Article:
Whether you plan to camp out in Titusville, or belly up to a video feed for the final space shuttle launch, you’ll need the right tune; a soundtrack for real-life history, if you will. (Remember, there is no sound in space!) Problem is, musicians have launched a lot of chart climbers since Sputnik, so you might need a little help preparing your mix.
So as Mission Control said to Neil Armstrong, “Have no fear!” Well, perhaps they didn’t say that, but they certainly could have. Here is a breakdown of ten great launch songs.
1) “Telstar” – This ripping 1962 instrumental by The Tornadoes celebrated the beginning of the space age, taking its name from the Telstar communications satellites. The weird, spacey sounds that predominate, however, also heralded the British invasion of the American rock scene, since “Telstar” became the first Brit tune to make it to number one on the Billboard charts.
2) “Drops of Jupiter (Tell Me)” – Train blasted off as a big league group with their second album, named after this song. It’s all about long journeys to find yourself, and heck, what else is space travel all about?
3) “Starman” – No artist is more associated with the idea of guitar playing aliens than David Bowie. But “Space Oddity” is just too depressing, and while “Ashes to Ashes” is a fun homage to Major Tom, all must bow to “Starman.” In fact, the whole album on which it appears, The Rise and Fall of Ziggy Stardust and the Spiders from Mars, is a space music opus.
4) “Fly Me to the Moon” – Frank Sinatra and Count Basie made the best known version of this classic. But Nat King Cole also made it swing, so if you go with him you might want to toss in his version of “Paper Moon” as well.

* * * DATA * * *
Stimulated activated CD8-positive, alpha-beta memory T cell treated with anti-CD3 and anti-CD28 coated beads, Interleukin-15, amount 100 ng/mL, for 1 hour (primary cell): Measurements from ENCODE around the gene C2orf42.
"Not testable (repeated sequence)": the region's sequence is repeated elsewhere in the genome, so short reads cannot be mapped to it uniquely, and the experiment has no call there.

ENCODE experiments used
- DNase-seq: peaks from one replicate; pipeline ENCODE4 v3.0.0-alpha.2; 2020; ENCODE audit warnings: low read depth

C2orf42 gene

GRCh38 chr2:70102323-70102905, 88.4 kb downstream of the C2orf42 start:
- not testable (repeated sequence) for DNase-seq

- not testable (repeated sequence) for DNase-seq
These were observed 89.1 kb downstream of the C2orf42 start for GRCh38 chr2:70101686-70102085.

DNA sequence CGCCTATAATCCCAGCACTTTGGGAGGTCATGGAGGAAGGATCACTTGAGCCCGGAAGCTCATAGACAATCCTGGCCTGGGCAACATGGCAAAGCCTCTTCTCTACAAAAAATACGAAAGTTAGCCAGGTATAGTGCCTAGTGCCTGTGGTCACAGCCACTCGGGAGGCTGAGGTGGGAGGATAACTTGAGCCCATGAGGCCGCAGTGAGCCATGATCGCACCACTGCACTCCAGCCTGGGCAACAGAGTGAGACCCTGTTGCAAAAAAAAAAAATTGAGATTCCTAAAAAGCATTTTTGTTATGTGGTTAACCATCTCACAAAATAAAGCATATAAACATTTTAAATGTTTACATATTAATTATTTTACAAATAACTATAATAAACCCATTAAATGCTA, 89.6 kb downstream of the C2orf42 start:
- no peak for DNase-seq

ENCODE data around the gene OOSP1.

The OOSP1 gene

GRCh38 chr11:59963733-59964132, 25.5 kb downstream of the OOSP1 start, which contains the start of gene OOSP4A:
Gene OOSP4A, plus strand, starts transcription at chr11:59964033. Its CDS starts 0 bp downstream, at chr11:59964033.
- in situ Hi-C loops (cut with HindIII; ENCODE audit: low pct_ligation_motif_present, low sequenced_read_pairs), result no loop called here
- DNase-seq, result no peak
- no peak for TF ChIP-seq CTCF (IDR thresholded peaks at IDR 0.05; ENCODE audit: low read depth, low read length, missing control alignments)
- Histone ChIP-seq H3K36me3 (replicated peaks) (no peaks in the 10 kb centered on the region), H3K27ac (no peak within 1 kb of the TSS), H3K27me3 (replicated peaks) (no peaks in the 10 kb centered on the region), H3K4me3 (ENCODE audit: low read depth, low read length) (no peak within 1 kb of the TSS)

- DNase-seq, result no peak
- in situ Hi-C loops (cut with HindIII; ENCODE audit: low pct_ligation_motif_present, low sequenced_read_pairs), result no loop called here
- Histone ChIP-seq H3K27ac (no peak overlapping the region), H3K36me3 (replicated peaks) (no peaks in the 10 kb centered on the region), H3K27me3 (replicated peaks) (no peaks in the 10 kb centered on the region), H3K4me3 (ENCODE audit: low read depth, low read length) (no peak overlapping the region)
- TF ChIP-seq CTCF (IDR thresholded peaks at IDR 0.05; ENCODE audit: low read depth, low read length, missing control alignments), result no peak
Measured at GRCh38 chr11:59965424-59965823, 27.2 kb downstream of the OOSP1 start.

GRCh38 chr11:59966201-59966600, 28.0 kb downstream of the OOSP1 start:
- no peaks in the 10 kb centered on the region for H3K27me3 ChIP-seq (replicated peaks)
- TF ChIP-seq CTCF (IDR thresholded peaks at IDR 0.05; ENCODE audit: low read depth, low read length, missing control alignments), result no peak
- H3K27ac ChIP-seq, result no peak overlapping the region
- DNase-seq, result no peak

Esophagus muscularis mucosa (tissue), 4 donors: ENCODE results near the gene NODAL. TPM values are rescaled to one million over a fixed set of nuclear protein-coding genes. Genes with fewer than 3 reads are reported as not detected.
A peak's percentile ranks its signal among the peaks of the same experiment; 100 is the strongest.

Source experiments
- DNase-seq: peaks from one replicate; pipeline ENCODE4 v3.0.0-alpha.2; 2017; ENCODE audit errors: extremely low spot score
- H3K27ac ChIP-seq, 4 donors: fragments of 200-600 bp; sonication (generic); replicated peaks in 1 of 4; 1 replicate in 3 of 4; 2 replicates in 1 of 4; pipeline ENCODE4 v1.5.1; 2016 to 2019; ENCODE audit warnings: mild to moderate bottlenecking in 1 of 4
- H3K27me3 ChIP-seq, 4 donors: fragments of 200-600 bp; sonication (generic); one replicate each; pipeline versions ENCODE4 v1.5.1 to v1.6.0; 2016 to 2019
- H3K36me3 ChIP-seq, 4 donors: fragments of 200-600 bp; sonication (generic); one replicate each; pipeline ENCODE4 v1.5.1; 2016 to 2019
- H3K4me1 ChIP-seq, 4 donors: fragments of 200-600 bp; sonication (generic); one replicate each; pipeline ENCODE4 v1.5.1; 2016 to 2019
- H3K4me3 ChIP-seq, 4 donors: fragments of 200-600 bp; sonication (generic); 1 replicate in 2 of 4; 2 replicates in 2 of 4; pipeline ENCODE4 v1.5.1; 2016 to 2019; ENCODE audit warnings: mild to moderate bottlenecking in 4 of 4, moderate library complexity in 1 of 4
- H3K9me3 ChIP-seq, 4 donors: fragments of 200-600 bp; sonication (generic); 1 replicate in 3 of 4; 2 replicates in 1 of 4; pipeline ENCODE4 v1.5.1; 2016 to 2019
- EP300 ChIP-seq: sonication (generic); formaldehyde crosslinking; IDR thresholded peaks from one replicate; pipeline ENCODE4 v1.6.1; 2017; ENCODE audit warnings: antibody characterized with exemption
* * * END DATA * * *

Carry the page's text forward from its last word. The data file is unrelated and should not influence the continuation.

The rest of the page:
5) “Rocket Man” – No, Mars ain’t the kind of place to raise your kids, but Elton John’s timeless tune is the kind of song to listen to on the way there. Don’t make me pull this spaceship over!
6) “The Star Wars Theme” – Composer John Williams racked up a galaxy of awards for the music from these films including the marvelous, “Imperil March,” or as most of us know it, Darth Vader’s theme. “Luke, I am your oboe player.”
7) “Satellites” – When in doubt, reach for Rickie Lee Jones. You can’t go wrong, especially when the album is called Flying Cowboys.
8) “Spirit in the Sky” – Norman Greenbaum wrote it as a religious song, but it plays awfully well against any image of humans touching the heavens. Besides, who can forget that great scene in the movie Apollo 13?
9) “Satellite of Love” – Leave it to Lou Reed to sum up (even though that was not his intent) America’s experience with space travel; “I watched it for a little while. I love to watch things on TV.” When the song takes off at the end, you can almost feel the push of the rockets at your back.
10) “Also Sprach Zarathustra” – This is actually a pre-launch song, but there can be nothing better to wake up with on blast off day, than the strains made famous in Kubrick’s 2001: A Space Odyssey. Although, it’s worth a warning: It might make you put on an ape suit and throw bones at the sky.